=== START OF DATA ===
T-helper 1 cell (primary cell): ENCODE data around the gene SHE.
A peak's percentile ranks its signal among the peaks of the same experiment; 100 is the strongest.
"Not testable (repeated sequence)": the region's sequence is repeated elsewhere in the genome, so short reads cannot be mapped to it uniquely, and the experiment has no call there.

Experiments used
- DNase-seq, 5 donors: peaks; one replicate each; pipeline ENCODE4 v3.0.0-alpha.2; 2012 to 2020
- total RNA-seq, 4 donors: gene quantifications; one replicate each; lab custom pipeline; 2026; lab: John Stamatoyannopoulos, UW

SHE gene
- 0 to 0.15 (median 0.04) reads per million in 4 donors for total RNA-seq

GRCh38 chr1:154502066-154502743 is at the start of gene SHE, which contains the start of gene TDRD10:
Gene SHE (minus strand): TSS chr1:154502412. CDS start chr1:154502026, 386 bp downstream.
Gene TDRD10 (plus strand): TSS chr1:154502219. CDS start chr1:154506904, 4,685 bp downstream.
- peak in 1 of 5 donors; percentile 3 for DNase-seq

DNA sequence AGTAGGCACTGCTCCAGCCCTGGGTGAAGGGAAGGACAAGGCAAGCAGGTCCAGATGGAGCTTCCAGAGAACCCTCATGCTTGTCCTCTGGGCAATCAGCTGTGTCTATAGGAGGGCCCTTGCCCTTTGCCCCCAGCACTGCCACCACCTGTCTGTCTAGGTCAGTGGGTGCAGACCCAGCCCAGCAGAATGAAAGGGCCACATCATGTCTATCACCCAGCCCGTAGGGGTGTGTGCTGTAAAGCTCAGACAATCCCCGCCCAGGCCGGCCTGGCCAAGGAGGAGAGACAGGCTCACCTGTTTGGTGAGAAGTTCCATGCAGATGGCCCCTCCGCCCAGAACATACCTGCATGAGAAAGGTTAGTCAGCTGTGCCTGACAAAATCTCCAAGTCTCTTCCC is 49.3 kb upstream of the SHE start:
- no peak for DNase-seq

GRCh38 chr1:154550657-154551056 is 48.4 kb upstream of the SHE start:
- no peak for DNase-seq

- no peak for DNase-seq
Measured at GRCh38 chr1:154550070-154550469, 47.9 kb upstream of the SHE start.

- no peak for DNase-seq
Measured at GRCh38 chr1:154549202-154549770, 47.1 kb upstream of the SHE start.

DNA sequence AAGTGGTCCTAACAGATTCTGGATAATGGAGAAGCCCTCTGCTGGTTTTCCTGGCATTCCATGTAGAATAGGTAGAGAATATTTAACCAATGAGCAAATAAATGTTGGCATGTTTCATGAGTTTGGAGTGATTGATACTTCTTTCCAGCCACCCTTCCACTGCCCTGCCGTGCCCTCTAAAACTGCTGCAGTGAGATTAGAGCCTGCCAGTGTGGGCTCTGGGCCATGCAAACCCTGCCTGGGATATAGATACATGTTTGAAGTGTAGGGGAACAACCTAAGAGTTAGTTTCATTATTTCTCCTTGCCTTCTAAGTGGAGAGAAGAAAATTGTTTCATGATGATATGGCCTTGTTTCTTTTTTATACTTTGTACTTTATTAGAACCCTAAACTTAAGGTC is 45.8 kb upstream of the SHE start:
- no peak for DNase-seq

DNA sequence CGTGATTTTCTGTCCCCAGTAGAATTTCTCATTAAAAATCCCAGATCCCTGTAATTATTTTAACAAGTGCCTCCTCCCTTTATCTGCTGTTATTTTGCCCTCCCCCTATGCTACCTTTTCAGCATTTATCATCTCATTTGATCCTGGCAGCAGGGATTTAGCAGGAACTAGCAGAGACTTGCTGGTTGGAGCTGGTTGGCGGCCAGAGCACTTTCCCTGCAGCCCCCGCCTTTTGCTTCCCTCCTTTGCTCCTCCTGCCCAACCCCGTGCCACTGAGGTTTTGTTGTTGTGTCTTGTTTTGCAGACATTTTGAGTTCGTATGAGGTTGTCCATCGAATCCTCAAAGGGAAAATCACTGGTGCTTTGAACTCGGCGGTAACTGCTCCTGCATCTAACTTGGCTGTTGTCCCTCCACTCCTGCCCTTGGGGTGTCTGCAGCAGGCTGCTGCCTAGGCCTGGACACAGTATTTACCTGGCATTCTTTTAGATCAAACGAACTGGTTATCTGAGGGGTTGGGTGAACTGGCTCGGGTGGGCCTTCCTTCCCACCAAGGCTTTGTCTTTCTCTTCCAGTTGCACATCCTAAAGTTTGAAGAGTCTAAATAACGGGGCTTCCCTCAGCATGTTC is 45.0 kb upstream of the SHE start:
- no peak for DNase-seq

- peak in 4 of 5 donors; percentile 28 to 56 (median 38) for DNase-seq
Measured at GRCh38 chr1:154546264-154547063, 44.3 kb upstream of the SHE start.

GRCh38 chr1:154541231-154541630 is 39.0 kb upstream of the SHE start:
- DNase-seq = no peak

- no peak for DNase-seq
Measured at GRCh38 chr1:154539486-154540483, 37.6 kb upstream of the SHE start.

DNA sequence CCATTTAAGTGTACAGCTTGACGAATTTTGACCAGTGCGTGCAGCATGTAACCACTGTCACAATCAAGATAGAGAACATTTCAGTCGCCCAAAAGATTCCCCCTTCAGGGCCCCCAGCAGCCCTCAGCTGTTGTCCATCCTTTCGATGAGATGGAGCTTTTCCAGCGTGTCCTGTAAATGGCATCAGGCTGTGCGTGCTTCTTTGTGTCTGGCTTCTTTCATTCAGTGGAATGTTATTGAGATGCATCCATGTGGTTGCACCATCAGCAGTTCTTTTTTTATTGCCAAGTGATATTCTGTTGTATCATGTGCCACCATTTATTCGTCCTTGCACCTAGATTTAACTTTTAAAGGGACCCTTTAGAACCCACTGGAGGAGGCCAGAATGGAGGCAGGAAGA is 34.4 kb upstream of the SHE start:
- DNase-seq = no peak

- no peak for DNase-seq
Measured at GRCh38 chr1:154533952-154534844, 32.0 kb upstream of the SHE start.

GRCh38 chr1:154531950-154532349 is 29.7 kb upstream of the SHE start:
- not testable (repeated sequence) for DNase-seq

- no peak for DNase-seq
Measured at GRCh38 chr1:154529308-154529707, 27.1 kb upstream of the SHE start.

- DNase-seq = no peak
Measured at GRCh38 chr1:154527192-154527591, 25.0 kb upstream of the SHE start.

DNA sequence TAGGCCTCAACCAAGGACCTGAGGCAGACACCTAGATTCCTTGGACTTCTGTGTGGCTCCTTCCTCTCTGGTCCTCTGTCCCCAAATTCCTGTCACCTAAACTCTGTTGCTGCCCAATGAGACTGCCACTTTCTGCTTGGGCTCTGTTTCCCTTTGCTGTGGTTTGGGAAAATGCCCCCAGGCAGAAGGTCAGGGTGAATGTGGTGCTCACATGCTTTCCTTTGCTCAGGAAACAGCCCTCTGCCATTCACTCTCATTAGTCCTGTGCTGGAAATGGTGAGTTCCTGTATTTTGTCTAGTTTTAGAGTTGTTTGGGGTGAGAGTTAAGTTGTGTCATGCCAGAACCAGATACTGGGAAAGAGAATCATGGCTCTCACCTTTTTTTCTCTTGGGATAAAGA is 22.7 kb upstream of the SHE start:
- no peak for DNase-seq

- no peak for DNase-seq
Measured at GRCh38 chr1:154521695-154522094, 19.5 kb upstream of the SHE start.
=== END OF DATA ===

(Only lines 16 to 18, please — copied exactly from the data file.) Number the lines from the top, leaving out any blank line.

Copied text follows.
- no peak for DNase-seq

- no peak for DNase-seq
Measured at GRCh38 chr1:154550070-154550469, 47.9 kb upstream of the SHE start.